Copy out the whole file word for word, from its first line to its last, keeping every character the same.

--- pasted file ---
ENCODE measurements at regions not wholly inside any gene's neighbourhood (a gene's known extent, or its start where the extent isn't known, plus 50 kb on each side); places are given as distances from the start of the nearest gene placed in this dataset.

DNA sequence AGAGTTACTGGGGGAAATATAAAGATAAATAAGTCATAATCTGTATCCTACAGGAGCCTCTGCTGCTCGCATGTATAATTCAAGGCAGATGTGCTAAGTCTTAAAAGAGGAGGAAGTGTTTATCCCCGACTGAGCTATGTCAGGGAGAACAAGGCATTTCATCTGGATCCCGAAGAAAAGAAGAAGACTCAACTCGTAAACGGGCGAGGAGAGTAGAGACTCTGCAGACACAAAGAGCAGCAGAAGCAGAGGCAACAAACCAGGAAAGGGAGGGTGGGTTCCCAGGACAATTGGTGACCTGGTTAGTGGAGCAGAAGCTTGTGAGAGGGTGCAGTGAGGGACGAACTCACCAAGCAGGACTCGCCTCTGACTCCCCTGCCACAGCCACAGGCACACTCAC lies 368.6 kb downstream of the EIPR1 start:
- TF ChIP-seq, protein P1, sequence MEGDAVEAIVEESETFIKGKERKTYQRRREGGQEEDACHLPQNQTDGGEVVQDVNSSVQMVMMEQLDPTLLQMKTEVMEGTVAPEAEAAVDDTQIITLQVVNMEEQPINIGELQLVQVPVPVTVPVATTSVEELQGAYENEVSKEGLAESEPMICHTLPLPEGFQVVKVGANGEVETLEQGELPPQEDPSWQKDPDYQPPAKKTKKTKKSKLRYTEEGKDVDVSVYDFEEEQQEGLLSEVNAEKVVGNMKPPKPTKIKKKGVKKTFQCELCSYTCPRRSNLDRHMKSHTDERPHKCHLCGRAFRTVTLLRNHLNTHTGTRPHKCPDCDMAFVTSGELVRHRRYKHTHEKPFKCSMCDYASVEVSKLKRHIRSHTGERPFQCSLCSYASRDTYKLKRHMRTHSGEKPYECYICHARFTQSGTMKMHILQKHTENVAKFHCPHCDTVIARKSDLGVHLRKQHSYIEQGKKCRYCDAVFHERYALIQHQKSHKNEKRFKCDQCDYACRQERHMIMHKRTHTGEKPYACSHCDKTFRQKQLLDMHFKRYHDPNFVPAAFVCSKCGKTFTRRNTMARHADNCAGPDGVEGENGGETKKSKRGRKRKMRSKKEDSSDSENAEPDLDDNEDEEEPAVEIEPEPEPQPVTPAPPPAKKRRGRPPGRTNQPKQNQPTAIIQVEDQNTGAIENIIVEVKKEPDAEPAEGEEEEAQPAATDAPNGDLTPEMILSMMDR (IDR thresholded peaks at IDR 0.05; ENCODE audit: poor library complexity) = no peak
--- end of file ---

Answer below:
ENCODE measurements at regions not wholly inside any gene's neighbourhood (a gene's known extent, or its start where the extent isn't known, plus 50 kb on each side); places are given as distances from the start of the nearest gene placed in this dataset.

DNA sequence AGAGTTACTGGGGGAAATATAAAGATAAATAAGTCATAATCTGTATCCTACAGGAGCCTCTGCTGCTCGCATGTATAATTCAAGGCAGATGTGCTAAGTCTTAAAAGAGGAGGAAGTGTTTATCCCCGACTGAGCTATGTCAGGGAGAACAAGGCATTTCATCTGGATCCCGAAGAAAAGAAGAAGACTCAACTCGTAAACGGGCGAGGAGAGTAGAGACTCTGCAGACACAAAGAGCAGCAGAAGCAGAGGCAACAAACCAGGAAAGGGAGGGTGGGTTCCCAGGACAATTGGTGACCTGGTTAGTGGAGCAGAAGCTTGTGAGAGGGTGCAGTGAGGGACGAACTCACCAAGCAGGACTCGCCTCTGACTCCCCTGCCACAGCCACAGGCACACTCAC lies 368.6 kb downstream of the EIPR1 start:
- TF ChIP-seq, protein P1, sequence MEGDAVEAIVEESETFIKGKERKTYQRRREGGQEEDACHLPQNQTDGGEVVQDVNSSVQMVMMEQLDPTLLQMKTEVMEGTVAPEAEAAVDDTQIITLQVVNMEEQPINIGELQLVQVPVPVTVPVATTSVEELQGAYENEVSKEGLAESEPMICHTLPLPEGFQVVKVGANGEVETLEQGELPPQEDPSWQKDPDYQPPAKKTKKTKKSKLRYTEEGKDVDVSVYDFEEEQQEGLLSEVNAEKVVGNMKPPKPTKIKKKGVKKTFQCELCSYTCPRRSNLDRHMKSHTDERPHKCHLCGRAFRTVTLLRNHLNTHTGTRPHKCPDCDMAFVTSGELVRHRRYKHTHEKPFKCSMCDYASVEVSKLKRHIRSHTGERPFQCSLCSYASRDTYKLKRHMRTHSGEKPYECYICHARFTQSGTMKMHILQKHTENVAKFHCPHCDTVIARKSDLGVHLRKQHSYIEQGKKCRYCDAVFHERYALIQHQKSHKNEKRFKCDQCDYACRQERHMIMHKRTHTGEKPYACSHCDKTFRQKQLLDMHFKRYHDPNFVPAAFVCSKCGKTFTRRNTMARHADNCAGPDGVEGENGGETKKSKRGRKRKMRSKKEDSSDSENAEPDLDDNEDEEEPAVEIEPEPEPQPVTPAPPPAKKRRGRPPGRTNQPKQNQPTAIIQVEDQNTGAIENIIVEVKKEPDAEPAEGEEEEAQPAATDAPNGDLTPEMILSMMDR (IDR thresholded peaks at IDR 0.05; ENCODE audit: poor library complexity) = no peak